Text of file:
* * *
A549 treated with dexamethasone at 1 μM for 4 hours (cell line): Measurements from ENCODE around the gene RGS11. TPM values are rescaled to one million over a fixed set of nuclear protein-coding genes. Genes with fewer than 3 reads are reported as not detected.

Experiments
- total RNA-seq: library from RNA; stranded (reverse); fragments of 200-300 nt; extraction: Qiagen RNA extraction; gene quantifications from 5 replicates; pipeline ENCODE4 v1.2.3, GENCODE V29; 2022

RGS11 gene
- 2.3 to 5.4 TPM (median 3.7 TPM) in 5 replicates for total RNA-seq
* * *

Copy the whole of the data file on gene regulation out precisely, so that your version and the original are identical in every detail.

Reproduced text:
A549 treated with dexamethasone at 1 μM for 4 hours (cell line): Measurements from ENCODE around the gene RGS11. TPM values are rescaled to one million over a fixed set of nuclear protein-coding genes. Genes with fewer than 3 reads are reported as not detected.

Experiments
- total RNA-seq: library from RNA; stranded (reverse); fragments of 200-300 nt; extraction: Qiagen RNA extraction; gene quantifications from 5 replicates; pipeline ENCODE4 v1.2.3, GENCODE V29; 2022

RGS11 gene
- 2.3 to 5.4 TPM (median 3.7 TPM) in 5 replicates for total RNA-seq